Create suspense and intensity

Readers are a tough crowd to please. You need to hook them to your story, then make sure they stay and don’t get bored. That’s why you need a killer plot to keep them interested and great characters, so that they care.

But there is a next step : you want them literally squirming to turn the pages? That’s where suspense and buildup come in.


Fight scenes are a great opportunity to raise the stakes, reveal the true price of failure. Everything is more intense, your characters are under pressure, the “enemy” is closing in. And your readers can’t put your book down.
Because you showed your character motivations, their fears to loose.. The fight will take a life of it’s own and it won’t just be about who just got punched in the jaw.


A good buildup will often last longer than the fight scene itself.
We’ll remember the fight because of the dramatic engagement of the characters. Without it, the action is just a blow by blow scene. The buildup of the fight is almost more important than the fight itself. It is during the buildup that we understand why it matters, what’s at stakes for your characters and for the story.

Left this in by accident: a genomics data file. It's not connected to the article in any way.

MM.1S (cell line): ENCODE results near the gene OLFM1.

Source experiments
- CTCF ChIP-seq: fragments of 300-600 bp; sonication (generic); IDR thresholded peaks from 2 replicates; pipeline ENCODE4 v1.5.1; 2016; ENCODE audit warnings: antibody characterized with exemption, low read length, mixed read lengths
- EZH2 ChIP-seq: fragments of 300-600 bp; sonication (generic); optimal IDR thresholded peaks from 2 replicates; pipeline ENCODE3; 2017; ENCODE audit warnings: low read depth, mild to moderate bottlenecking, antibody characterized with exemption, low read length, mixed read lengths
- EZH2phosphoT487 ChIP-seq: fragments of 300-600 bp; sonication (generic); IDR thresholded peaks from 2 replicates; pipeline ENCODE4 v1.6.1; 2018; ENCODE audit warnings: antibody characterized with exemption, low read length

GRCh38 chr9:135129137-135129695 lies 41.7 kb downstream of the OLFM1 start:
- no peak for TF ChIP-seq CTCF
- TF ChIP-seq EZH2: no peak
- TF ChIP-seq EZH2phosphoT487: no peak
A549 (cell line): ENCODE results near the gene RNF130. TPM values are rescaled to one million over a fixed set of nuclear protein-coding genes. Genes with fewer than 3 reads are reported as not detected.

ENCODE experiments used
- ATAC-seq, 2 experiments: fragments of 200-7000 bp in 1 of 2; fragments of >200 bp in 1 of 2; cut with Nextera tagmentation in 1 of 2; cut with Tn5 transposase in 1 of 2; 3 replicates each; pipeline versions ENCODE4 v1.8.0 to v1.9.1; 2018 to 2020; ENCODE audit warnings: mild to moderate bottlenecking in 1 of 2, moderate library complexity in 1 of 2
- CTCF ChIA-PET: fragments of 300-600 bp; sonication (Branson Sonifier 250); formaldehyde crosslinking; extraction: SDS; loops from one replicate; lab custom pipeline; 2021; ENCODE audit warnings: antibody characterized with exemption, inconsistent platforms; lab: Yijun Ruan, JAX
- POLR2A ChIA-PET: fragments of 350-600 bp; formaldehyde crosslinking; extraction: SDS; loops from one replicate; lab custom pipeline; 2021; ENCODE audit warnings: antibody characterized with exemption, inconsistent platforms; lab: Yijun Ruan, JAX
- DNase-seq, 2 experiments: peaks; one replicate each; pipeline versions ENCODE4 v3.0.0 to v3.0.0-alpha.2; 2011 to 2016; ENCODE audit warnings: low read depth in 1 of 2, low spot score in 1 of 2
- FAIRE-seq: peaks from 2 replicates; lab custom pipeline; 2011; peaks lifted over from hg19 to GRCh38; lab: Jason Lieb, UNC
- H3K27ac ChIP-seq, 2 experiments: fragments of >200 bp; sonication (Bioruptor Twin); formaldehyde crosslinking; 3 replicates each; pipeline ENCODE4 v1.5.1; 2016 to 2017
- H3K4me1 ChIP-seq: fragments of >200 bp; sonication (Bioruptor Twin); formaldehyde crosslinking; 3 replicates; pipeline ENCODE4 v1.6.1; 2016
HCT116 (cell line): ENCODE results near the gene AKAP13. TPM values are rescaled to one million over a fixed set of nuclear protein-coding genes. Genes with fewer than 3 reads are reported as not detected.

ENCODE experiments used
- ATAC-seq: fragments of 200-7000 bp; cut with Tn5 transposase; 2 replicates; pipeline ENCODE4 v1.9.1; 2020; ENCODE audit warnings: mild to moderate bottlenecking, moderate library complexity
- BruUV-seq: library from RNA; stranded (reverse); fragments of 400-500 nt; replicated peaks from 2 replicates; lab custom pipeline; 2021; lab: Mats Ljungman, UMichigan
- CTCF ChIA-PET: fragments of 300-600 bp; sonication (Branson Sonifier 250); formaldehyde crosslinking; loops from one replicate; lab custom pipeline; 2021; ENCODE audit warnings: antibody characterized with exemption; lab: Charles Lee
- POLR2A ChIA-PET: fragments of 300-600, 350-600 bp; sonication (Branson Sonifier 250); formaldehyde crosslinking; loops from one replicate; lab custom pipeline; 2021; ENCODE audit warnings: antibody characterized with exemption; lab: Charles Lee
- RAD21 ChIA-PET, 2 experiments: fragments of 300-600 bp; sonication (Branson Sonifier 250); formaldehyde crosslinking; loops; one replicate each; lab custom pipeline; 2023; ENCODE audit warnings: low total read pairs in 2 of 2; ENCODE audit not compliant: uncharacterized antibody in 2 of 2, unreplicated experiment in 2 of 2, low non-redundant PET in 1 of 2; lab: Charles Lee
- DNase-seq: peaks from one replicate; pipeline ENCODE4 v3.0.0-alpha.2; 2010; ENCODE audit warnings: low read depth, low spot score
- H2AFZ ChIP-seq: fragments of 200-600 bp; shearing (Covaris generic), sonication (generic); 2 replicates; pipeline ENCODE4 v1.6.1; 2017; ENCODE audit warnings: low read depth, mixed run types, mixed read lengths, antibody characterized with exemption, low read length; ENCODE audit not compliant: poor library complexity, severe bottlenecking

You should think of your fight scene as a little story within the story.

It should have a beginning, a middle and an end. There should be a plot, characters and a setting. It must have external conflict and also internal conflict.

All those elements are established during the buildup, everything is intertwined so that when the action starts they all come crashing together.

The fight stops being just a conflict, it becomes a climactic focal point for the dramatic elements in your story.

Helpful Ressources

5 Keys to Writing Epic Battle Scenes

5 Essential Tips for Writing Killer Fight Scenes

How to Write Proper Fight Scenes


Now that you’ve figured out the “behind-the-scene” of your fight, it’s time to learn how to create it!

Check out the next post in this series: How to write an Amazing Fight Scene for help in researching, choreographing and overall making your fight come to life!